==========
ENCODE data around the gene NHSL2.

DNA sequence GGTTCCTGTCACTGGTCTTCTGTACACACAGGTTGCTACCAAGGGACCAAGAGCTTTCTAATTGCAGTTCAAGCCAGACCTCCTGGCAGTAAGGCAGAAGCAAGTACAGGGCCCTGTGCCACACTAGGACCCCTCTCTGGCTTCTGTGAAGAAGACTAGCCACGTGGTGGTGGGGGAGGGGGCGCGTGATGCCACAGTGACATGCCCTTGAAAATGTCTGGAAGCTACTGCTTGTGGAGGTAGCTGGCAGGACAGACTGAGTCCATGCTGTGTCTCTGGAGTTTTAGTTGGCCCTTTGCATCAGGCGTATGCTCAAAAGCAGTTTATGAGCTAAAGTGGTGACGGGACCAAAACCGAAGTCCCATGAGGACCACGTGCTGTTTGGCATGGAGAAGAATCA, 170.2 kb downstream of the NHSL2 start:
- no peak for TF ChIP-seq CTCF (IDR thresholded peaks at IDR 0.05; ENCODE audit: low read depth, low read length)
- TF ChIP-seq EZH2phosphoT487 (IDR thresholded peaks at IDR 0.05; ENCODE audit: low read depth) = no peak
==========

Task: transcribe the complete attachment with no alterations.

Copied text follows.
ENCODE data around the gene NHSL2.

DNA sequence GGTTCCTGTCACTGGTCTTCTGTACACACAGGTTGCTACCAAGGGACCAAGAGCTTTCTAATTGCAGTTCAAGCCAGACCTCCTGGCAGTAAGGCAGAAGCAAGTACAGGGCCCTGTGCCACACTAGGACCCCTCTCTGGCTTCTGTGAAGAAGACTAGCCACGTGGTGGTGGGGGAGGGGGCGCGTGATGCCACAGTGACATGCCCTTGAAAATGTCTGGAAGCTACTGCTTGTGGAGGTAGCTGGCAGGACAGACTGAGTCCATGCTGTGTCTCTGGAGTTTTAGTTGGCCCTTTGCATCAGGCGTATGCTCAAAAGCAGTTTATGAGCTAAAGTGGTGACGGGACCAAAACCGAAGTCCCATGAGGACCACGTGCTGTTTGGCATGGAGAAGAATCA, 170.2 kb downstream of the NHSL2 start:
- no peak for TF ChIP-seq CTCF (IDR thresholded peaks at IDR 0.05; ENCODE audit: low read depth, low read length)
- TF ChIP-seq EZH2phosphoT487 (IDR thresholded peaks at IDR 0.05; ENCODE audit: low read depth) = no peak